Plan ahead and be prepared for what it will cost to live on your own. Whether you’re leaving home to go to school or start a new job, a budgetBudget A monthly or yearly estimated plan for spending and saving. You work it out based on your income and expenses.+ read full definition can help you:
- keep track of your income
- manage your bills and other expenses
- start saving
- stay out of debtDebt Money that you have borrowed. You must repay the loan, with interest, by a set date.+ read full definition.
5 questions to ask before living on your own
- Where would you like to live? Look into rents in various areas. If you choose a place minutes from campus or work, you may have to pay more.
- What kind of place do you have in mind? Your optionsOptions An investment that gives you the right to buy or sell it at a set price by a set date. The buy right is termed a “call” option, and the sell right is termed a “put” option. You buy options on a stock exchange.+ read full definition range from an apartment or condo to a detached home. If you’re going to school, you may have a choice of living on campus. You may save money if you have a roommate rather than live on your own.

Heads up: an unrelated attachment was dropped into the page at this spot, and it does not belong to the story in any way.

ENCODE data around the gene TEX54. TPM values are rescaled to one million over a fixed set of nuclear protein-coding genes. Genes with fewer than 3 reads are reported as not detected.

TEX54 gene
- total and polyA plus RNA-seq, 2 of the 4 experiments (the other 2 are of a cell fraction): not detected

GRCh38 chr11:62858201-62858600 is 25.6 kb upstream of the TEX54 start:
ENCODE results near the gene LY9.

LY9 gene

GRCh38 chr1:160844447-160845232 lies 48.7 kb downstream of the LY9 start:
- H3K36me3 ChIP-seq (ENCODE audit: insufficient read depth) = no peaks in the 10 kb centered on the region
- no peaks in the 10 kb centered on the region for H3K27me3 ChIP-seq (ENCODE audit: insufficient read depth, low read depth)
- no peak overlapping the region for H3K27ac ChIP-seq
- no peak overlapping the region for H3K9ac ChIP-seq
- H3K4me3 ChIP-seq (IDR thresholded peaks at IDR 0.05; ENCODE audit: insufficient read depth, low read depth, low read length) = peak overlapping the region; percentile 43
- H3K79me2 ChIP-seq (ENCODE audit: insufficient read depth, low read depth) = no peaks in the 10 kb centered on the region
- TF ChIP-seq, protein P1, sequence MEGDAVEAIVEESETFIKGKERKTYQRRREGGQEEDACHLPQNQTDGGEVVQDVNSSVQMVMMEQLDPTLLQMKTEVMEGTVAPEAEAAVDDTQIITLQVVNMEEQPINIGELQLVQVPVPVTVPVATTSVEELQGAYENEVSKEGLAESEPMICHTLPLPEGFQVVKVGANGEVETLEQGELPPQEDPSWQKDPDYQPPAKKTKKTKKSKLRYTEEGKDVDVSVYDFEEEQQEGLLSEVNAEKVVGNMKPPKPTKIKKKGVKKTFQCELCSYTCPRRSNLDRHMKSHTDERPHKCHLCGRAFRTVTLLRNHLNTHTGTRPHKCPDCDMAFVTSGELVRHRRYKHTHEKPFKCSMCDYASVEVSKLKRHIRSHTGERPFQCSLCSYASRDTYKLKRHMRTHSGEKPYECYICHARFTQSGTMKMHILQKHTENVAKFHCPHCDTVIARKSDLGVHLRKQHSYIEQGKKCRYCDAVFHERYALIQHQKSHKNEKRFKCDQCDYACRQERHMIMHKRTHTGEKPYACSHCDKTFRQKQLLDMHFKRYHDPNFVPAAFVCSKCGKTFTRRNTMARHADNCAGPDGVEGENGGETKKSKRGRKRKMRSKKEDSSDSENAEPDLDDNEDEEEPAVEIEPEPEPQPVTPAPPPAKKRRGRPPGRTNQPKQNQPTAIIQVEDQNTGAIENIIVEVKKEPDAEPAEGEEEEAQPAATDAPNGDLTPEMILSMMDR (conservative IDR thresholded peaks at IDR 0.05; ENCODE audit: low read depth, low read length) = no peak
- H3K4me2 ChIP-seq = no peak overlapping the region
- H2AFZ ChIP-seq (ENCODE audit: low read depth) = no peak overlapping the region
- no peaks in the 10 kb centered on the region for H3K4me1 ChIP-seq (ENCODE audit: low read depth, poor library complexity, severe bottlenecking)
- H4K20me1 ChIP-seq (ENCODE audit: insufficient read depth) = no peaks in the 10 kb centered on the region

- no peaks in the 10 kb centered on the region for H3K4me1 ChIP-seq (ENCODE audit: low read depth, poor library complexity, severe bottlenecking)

- How will you furnish your new place? Consider costs like a bed, sofa, TV and appliances. You may save money by buying what you can second-hand.
- How will you get around? Your costs will be different if you use a car or public transit for your travel.
- What will it cost? Use this worksheet to add up your costs. It includes all of the expenses involved in setting up and running your new home.
When you’ve completed your worksheet, you can work out a budget you can afford.
60% of Canadians between the ages of 20 and 24 were still living with their parents in 2006. That’s up from almost 50% back in 1986.
Source: Statistics Canada